Alfa Romeo is known for making some of the most beautiful cars the motoring world has seen, none more so than the 8C, a car that saw Alfa Romeo of the 21st Century return to its roots. The 8C Competizione is a supercar with lines recalling the splendid 33 Stradale, built on the glorious “transaxle” layout: front engine with rear-mounted gearbox and rear-wheel drive.
The Alfa Romeo 8C Competizione was first presented as a concept car at the 60th Frankfurt Motor Show in 2003. Its success was immediate: both professionals and Brand enthusiasts were thrilled to see a new Alfa Romeo with the rear-wheel drive of the past.
The sleek, sculpted lines, inspired by Scaglione’s magnificent 33 Stradale, completed the concept car’s exquisite beauty.In 2007 the Alfa Romeo management decided to build the model in a limited edition of just 500 cars, which sold out at once, before production had even started. These gems were built in the Maserati Modena, plant, just like the later 4C cars.
The 8C Competizione was a supreme expression of the greatest Italian sports and racing car tradition. Alfa Romeo called in Dallara to supply the chassis, Brembo for the F1-derived braking system and Sparco for the carbon seats. The finishing touch was the engine, derived from a genuine Ferrari.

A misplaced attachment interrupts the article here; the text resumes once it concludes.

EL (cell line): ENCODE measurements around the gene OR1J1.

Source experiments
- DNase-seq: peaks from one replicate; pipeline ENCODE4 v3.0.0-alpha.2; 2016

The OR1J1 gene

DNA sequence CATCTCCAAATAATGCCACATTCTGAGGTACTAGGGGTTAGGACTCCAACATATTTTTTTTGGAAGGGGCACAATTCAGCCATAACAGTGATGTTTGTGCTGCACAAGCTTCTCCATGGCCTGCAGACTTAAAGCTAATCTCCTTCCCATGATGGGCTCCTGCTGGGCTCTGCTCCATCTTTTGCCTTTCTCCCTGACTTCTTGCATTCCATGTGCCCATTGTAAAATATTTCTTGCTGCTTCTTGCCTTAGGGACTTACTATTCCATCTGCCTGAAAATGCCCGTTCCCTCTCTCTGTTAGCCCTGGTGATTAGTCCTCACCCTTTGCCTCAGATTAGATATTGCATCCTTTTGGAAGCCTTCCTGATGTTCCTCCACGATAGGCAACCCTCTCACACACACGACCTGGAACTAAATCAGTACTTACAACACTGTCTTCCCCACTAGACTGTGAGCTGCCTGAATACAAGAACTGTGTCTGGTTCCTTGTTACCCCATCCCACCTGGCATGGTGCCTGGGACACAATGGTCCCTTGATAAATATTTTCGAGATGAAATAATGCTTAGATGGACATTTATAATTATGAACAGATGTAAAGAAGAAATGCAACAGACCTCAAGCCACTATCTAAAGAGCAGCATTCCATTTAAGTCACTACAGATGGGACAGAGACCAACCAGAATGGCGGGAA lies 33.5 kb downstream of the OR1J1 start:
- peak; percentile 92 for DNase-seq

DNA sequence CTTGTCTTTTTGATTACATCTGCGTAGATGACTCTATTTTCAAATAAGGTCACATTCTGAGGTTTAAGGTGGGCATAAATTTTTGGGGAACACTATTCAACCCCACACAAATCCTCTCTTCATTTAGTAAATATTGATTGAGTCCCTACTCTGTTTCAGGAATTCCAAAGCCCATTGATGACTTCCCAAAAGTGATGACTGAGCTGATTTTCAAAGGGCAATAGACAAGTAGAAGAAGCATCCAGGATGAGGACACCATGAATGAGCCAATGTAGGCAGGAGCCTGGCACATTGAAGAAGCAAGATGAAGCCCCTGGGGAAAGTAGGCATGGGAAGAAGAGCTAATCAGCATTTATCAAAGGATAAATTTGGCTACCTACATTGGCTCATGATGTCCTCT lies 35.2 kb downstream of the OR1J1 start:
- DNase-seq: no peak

The V8 under the bonnet delivered 450 horsepower, giving the 8 C Competizione a top speed nearing 300 km/h, with blistering acceleration from 0 to 100 km/h in around 4 seconds.
Adopting the traditional transaxle schema familiar from the Alfetta and 75, the car had longitudinal front engine with rear-wheel drive and rear-mounted gearbox for perfect weight balancing. The six-speed robotised sequential gearbox was en bloc with the self-locking differential, and as on an F1 car it was controlled using paddles behind the steering wheel.
The composite chassis included aluminium, titanium and carbon, while the lightweight bodyshell, like some of the interior, was in carbon fibre. There were double wishbone suspensions on all four wheels and the Brembo brakes were carbon ceramic. The car’s name referenced past glories: 8C is the code used for the victorious straight eight cars designed by Vittorio Jano, which starting in the ’30s were triumphant in the Mille Miglia and an amazing four times in succession at Le Mans, while the word “Competizione” recalls the 6C 2500 Competizione in which J.M. Fangio finished third in the 1950 Mille Miglia.
It is true to say that in the case of the beautiful Alfa Romeo 8C Competizione, it really was an instant classic.
*Special thanks to FCA Heritage